The STI market has not been in ferocious mood since last October when we witnessed a sharp drop from a high of 3,521 to a recent low of 2,520. Since then, the market have recovered slightly – moving up and down cautiously and consolidating without any sort of seriousness to show a longer uptrend or downtrend.
While these movement in the market has lasted only a few months, we can sense a general cautiousness in the sentiments and at times frustrations because there isn’t any particular indications where the market is heading. This can be seen from the fact that there are a rush towards the bond yield in the market and hence pushing yields lower.
As investors, it is very important that we stick to our strategies regardless of how the market reacts. Often, people forget that the market is irrational and may suddenly offers compelling opportunities for investors who are prepared to pounce on.
So how do I position myself during these periods of sideway market?
The first thing I would do is to review my portfolio asset allocation.
In the bigger scheme of things and to make things convenient, I would only consider liquid assets – cash and equities allocation. This means that I would exclude all other assets such as housing, CPF, gold, or anything else that is not liquid.
Cash is an important component of my strategy and I would always try to keep some cash allocation available because you never know what the market might surprise you with. Having said that, I have been allocating more cash into buying more equity recently as first I believe the market is relatively cheap and second my cashflow conditions have improved for the better. This allows me to buy companies at regular interval without needing to time the market as the latter makes it very difficult to predict, especially since we can be subjected to hindsight bias from the recent low in Feb. By doing this, I am trying to take the psychological aspect (hardest aspect of investing) out of the way.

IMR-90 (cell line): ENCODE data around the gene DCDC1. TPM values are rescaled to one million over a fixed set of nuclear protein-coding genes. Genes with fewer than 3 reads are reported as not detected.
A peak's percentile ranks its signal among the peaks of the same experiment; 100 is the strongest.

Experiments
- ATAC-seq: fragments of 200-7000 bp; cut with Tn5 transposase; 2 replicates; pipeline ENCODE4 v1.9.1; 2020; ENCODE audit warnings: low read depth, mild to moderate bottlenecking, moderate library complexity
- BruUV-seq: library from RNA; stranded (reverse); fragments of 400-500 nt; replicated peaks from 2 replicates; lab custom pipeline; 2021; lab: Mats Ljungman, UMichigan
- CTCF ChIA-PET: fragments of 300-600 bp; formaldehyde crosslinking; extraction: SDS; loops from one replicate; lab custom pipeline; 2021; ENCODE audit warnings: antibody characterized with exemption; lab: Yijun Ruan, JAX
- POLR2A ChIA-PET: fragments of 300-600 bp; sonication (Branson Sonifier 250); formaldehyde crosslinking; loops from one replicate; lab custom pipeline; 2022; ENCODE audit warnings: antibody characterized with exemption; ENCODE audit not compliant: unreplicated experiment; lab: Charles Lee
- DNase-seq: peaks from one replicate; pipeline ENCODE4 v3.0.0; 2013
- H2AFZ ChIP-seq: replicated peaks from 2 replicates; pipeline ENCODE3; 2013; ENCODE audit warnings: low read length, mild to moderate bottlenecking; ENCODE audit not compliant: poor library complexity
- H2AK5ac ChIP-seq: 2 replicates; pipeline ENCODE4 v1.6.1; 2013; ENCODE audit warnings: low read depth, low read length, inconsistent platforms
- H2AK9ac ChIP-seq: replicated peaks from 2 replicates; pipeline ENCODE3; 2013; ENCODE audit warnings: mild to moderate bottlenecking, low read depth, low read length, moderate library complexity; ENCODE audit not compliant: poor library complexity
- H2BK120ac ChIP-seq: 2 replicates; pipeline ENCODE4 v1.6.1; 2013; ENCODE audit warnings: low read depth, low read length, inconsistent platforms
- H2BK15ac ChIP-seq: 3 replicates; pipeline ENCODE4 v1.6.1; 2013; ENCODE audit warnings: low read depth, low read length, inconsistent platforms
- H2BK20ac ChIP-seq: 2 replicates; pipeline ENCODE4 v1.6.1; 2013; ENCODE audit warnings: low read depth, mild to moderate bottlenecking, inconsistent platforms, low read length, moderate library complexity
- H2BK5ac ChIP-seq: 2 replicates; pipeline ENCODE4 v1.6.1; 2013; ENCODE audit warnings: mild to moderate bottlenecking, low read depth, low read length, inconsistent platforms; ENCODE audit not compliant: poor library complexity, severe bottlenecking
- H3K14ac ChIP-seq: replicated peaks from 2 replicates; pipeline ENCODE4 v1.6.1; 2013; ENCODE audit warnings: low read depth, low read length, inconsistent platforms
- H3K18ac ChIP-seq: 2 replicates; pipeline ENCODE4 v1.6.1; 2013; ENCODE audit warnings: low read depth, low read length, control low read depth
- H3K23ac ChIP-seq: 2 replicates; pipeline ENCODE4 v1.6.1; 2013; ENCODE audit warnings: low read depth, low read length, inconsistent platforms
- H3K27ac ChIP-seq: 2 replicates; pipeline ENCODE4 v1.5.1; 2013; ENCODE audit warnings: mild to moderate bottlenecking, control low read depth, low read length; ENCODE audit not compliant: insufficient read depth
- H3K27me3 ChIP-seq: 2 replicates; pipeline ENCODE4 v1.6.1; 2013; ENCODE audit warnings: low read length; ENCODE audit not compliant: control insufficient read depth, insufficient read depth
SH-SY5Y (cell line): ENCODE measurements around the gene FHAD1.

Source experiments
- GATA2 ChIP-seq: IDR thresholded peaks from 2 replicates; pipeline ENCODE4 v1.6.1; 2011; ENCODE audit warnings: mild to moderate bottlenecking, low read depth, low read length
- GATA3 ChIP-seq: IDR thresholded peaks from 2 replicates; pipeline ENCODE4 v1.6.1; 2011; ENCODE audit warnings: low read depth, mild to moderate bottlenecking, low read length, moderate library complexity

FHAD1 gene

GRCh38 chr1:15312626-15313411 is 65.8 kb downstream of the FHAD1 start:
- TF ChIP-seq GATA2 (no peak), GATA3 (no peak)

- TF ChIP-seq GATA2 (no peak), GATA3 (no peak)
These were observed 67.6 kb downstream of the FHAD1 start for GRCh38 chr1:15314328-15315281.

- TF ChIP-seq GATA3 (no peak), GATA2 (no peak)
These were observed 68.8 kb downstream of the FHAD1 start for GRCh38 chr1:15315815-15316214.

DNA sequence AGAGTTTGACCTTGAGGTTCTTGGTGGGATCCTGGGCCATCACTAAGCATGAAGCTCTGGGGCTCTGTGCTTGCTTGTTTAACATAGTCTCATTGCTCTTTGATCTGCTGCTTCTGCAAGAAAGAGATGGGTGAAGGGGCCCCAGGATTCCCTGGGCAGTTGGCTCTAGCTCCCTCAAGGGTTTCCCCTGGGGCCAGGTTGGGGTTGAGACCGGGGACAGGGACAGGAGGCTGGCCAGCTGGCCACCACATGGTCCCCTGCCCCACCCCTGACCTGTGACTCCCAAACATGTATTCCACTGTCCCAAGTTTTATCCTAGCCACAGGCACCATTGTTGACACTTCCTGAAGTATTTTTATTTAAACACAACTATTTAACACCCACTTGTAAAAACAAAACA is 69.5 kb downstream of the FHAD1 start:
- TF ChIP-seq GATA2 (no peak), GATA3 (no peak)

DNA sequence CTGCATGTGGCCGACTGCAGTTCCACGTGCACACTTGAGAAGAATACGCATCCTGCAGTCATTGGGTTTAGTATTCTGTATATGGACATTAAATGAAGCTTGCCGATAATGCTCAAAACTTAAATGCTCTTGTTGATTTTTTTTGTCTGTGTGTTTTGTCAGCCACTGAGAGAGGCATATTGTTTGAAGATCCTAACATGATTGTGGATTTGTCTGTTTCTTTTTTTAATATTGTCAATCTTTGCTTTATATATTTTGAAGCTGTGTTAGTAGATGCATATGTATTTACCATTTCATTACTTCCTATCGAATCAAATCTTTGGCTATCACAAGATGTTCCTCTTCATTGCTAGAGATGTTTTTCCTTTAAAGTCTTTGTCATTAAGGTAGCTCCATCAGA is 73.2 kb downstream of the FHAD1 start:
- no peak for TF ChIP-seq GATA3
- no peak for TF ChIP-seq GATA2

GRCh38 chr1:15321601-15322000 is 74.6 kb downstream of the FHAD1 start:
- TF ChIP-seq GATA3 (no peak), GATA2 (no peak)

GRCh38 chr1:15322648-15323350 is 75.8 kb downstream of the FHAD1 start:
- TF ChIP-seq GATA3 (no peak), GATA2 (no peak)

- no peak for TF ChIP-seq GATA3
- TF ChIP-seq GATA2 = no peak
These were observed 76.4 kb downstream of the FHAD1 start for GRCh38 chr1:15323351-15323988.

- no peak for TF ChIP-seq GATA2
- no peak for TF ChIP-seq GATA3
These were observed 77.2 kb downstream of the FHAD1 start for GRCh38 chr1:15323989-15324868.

A sideway market is also a mental test to one’s patience because often you have to do things you are not comfortable with in order to get better. Sometimes, this can mean doing nothing at all for a longer period of time while observing the market. If you look at my monthly transactions each month, you’d see that I seldom have any zero transaction in a given month. Having said that, I would not buy or accumulate for the sake of doing so if I knew that the company is overvalued. I think that would be very silly.
Last but not least, I’ll also continue to review the position I have, keeping tabs on any latest development while keeping fresh information abreast. This includes browsing their daily announcement, analyzing their quarterly announcement and attending the annual general meeting if schedule permits. I think this is what most investors are already doing so this shouldn’t be anything new.
What about you? How do you position yourself during these period of time?